An anonymous comment read:
"Architecture should be about the work. Adjaye is a great architect and his background is very interesting as well, but that is a different subject. The work is the product of many factors but the Idea is the main thing and one needs no experience to have a great idea... Race and gender can inform idea consciously or unconsciously but detract, in my opinion, from the main story. This article assumes that members of an ethnic group share values and influences and I find this similar to stereotypical thinking, which should be vigilantly eschewed."
To read complete article and related comments visit:
Tuesday, April 7, 2009
"The University of Pennsylvania School of Design sought to bring social equity back into architectural discourse last weekend with a conference called “Unspoken Borders: The Ecologies of Inequality,” hosted by the Black Student Alliance. Architects have been skittish about addressing large-scale social issues ever since the profession’s notorious Pruitt-Igoe-style failures in the 1960’s, said presenter Craig Wilkins. Since then, he added, the predominant attitude among architects has been, “‘We’re not doing that again. They got mad at us the last time we did that!’”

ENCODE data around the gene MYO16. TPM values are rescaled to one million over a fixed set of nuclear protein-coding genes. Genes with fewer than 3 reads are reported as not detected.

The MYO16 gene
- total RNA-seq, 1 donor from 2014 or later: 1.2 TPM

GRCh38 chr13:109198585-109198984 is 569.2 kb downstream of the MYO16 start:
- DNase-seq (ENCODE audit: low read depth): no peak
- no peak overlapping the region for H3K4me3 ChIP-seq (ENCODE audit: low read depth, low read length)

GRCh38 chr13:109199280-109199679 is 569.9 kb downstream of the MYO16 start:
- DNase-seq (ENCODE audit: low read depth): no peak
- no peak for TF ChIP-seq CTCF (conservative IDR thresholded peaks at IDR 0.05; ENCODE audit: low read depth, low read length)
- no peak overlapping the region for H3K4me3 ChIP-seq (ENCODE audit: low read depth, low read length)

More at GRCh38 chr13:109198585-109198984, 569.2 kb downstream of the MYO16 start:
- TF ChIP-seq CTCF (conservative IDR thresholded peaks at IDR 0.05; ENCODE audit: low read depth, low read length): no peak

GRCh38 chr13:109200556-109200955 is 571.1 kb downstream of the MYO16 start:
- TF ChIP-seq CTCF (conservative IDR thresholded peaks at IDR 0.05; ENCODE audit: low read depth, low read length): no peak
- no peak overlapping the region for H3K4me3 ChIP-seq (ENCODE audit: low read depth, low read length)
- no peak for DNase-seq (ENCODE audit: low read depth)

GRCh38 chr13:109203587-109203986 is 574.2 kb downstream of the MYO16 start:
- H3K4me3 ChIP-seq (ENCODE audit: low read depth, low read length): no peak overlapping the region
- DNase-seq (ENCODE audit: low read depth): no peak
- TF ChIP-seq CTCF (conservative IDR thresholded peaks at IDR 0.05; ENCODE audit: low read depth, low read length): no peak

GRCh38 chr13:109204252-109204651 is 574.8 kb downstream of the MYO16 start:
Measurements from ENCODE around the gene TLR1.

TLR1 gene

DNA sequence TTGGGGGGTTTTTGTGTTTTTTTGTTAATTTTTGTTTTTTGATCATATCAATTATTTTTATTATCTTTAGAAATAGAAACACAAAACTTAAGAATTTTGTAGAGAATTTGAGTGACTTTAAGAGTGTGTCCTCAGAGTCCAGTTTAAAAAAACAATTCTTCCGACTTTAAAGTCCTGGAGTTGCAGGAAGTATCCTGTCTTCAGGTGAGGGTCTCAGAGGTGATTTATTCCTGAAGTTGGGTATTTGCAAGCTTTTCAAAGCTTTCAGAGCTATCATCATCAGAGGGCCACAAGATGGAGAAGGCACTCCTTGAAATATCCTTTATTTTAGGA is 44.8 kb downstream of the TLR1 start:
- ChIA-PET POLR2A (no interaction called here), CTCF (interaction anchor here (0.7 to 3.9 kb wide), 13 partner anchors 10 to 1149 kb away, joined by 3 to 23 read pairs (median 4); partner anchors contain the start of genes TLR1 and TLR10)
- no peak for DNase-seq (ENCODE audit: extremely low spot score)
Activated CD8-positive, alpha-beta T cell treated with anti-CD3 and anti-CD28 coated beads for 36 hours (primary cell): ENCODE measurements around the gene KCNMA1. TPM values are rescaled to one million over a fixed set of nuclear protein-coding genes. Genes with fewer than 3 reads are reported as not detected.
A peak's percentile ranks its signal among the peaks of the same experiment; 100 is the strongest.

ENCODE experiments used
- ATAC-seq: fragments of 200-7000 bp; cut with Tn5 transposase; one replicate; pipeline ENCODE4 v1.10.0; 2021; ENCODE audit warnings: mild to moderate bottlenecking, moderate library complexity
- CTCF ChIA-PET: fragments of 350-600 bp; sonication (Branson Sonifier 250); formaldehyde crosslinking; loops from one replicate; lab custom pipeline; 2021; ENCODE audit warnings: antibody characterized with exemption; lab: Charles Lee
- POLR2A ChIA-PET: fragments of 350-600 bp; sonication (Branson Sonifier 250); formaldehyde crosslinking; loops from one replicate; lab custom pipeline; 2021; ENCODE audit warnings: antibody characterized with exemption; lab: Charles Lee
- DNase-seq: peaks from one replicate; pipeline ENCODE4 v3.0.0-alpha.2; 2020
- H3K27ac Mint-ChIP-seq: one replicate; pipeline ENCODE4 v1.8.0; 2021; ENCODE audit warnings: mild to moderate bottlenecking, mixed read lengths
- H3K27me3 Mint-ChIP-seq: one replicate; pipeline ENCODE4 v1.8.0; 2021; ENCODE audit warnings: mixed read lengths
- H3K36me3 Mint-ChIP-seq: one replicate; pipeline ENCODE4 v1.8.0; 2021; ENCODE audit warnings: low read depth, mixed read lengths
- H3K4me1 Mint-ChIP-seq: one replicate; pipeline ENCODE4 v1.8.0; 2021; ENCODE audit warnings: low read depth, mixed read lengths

"Amidst the discussion of what designers can do about social inequities, a related question emerged: should design education address the root causes of those inequities? “There’s no lack of design-build studios going out to poor neighborhoods to build houses, but there’s no discussion [in architecture school] of why those neighborhoods exist,” said architect Kian Goh. But isn’t there a trade-off between expertise and generalism? Some participants thought so, and urban designer Felipe Correa countered: “It is important that we not overextend the net, that we bring it back to what we know how to do best,” he argued. “Allow sociologists to deal with the sociology.”
Visit http://blog.archpaper.com/wordpress/2009/04/08/beyond-pruitt-igoe/#more-2081 for complete article.